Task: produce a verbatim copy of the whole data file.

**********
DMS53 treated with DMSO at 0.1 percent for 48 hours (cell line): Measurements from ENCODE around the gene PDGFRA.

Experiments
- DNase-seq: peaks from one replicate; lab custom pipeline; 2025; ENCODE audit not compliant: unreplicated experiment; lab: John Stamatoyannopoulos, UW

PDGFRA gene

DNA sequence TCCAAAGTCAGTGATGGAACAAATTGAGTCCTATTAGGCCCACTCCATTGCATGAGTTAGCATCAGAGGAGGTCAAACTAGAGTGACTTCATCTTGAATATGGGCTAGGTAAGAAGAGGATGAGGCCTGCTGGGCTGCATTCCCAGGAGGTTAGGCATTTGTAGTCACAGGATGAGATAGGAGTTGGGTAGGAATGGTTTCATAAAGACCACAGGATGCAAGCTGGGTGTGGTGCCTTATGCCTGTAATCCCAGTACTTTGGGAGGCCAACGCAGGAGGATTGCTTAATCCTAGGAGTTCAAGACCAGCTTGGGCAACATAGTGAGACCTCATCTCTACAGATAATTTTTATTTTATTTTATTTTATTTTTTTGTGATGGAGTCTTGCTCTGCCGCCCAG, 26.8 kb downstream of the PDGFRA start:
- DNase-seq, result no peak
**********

DMS53 treated with DMSO at 0.1 percent for 48 hours (cell line): Measurements from ENCODE around the gene PDGFRA.

Experiments
- DNase-seq: peaks from one replicate; lab custom pipeline; 2025; ENCODE audit not compliant: unreplicated experiment; lab: John Stamatoyannopoulos, UW

PDGFRA gene

DNA sequence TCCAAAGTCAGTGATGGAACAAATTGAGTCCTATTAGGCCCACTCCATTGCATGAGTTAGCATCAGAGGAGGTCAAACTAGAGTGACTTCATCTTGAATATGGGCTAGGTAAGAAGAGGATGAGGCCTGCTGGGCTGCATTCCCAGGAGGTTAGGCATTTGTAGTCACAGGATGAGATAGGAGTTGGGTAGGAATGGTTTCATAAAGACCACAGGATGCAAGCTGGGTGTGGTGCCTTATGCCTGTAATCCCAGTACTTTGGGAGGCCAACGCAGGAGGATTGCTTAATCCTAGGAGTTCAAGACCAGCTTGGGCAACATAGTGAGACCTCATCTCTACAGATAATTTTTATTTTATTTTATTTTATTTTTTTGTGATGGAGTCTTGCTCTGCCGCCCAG, 26.8 kb downstream of the PDGFRA start:
- DNase-seq, result no peak